Computers and Personal Information

Make Sure Your System is Up to Date

Shortly before leaving the U.S., make sure that your laptop is updated with the latest security and virus patches. This will help ensure that you have the latest protections and help keep you from being slowed down or incurring unnecessary data usage charges from running automatic update while you are connecting remotely.

Wireless Internet/Wi-Fi and Free Internet

If you use an open, free WiFi connection, anything information that you enter into a web page—any email address, any password, any form data—is at risk.  Avoid connecting to any website or service that requires password authentication and is not encrypted.  In particular, you should avoid surfing to banking institutions, financial sites or any site that requires use of your credit card.

When you do use a free or open network connection, whether wireless or wired (such as a network cable in a hotel room) the very first thing you should do is to connect to the CU VPN. For instructions on how to download the CU VPN prior to travel, visit the CUIT VPN page. By logging in at Once you are connected to the VPN, your network traffic will be encrypted and you will be much more protected from hackers.

Avoid accessing any sensitive website from any computer that is not yours, such as the public computers available at Internet cafes, libraries or the business centers of hotels. The security of such machines is highly unreliable.

Take Extra Precautions to Safeguard Your Data

Create a full backup of your data before you go. See details on the CUIT Backing-up page.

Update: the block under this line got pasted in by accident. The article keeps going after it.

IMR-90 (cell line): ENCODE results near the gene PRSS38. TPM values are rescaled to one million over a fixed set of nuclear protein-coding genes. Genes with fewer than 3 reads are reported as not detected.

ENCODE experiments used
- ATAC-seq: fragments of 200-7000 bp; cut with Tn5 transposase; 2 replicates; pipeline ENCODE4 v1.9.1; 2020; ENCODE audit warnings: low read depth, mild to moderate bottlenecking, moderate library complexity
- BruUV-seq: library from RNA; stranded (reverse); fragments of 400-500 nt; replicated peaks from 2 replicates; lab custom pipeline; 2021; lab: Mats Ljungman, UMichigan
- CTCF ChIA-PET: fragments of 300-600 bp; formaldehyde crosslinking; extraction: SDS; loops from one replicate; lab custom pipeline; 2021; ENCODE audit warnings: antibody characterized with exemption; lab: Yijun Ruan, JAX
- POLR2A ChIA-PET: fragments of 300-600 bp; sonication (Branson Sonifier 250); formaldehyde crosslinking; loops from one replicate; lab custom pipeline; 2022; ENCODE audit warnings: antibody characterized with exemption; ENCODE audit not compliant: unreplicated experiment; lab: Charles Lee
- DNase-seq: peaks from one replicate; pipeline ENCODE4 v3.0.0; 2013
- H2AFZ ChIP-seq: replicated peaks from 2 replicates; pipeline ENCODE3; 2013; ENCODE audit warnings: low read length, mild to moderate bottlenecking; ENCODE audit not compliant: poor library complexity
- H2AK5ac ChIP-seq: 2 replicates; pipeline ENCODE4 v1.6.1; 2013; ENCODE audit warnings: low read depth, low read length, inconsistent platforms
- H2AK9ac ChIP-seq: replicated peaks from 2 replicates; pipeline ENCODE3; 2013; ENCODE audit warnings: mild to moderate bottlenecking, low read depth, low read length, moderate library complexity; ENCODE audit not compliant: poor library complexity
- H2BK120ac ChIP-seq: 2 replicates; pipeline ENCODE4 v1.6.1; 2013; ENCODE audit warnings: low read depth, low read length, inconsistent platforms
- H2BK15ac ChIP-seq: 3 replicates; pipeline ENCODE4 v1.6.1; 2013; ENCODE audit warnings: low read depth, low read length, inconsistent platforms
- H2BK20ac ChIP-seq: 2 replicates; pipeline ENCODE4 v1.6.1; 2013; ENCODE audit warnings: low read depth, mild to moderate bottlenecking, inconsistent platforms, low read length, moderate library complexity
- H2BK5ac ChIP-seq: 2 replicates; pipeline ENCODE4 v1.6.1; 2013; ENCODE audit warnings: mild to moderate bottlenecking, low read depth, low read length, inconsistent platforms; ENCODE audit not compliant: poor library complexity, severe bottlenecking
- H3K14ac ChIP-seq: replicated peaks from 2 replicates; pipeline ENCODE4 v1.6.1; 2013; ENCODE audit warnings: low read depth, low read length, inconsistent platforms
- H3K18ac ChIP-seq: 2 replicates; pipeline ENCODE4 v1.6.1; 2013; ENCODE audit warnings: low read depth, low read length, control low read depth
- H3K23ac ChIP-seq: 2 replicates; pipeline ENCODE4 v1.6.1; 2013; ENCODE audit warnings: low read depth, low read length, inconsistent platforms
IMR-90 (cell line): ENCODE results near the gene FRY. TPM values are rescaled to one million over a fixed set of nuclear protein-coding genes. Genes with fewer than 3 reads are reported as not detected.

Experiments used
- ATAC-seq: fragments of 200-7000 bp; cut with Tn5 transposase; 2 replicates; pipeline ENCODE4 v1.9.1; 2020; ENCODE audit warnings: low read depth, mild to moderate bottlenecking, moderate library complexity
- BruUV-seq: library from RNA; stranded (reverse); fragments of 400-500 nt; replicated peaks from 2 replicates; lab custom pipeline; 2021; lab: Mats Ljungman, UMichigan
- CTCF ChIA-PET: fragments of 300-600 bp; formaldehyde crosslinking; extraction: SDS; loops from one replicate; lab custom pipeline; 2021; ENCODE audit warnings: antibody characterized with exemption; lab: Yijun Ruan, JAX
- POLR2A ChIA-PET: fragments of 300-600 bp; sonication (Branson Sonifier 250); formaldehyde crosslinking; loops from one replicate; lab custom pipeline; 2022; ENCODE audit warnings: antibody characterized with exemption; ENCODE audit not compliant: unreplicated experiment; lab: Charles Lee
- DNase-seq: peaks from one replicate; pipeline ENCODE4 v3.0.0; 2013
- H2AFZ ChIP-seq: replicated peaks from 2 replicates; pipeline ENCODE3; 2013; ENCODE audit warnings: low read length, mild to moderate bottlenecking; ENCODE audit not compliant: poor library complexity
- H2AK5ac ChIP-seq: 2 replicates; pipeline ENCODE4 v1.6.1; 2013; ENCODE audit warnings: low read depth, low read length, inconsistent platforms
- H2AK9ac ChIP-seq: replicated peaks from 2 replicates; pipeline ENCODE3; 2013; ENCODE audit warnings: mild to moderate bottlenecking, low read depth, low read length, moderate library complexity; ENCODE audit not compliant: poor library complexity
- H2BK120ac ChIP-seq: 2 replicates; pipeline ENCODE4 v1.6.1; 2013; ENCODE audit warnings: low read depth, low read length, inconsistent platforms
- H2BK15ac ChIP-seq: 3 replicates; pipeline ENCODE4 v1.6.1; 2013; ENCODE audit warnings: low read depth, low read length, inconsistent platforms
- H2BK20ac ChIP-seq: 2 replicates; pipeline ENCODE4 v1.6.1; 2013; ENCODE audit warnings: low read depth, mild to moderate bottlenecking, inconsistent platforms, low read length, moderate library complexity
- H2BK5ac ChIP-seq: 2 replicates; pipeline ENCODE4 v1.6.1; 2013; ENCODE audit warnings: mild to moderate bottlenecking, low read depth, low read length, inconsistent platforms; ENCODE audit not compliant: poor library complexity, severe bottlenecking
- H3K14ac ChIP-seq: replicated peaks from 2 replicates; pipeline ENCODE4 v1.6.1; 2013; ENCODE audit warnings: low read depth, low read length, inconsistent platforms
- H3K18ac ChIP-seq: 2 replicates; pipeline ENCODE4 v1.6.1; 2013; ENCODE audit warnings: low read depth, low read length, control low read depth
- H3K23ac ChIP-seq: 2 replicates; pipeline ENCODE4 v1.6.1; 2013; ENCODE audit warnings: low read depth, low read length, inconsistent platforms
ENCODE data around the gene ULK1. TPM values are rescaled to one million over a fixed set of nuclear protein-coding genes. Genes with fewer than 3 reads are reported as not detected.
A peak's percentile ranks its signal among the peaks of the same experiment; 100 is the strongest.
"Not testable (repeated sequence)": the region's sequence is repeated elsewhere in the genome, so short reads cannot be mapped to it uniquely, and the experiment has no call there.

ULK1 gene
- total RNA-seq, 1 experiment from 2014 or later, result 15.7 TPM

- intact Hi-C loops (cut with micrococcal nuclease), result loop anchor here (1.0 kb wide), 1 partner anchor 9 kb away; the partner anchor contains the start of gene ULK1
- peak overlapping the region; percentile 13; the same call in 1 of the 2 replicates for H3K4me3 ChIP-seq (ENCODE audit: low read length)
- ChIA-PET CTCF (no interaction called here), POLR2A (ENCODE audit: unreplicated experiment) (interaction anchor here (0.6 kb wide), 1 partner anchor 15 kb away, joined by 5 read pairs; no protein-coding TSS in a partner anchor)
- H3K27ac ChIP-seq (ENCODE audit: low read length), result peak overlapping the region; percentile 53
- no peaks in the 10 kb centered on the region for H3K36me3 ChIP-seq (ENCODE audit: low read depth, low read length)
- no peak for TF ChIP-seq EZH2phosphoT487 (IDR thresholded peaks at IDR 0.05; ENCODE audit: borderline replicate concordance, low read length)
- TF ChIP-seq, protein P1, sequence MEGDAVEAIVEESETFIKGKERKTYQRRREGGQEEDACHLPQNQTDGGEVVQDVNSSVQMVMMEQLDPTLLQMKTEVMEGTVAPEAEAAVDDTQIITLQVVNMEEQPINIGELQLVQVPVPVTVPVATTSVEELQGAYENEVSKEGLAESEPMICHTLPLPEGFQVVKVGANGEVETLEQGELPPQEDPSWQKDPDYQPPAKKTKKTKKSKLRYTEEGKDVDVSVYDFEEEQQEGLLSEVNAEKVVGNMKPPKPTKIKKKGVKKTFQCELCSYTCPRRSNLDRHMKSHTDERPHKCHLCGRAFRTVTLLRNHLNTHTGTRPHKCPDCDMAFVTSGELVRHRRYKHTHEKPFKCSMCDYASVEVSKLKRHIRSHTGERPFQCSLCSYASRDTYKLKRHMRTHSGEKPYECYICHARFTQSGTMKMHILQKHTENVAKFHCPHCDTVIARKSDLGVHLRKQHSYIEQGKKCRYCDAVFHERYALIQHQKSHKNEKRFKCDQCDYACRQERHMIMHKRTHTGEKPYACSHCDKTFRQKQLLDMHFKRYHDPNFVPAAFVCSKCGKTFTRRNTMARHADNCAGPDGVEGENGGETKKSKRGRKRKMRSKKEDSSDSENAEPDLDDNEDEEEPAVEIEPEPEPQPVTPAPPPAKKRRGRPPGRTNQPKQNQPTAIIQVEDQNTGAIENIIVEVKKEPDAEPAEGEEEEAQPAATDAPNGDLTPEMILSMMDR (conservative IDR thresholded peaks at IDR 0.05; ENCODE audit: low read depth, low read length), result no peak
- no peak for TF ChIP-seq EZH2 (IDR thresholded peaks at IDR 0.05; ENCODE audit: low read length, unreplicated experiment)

Avoid carrying any sensitive data unless absolutely necessary. Consult with your department's IT personnel about tools to scan your system and find sensitive data so that it can be removed in advance of your trip. Many people are surprised to find that Social Security or credit card numbers have been saved somewhere on their system.

Encrypt any sensitive data if it is essential that you take it with you.

For more detailed information about backup services, encryption and traveling with your laptop and data, please visit the CUIT Handling Personally Identifying Information page.

Encryption technology is subject to U.S. export controls. Certain data content that you maintain on your laptop may also be subject to U.S. export control laws. For example, users intending to travel to Cuba, Libya, North Korea, Syria, Sudan, Iran or Iraq must contact the Office of the General Counsel for assistance in determining whether an export license is required, and how to apply for one. Certain countries may inspect laptops and data upon entry, so you should be careful about proprietary, patentable, or sensitive information that may be stored on your device. If you have encrypted files, customs officials in some countries (including the U.S.) may require you to decrypt the files for inspection. If possible, you may wish to take an alternate, “clean” computer when traveling to avoid exposing sensitive data to inspection.

For additional details, go to the next tab in this section, Export Controls for CU International Travelers

 

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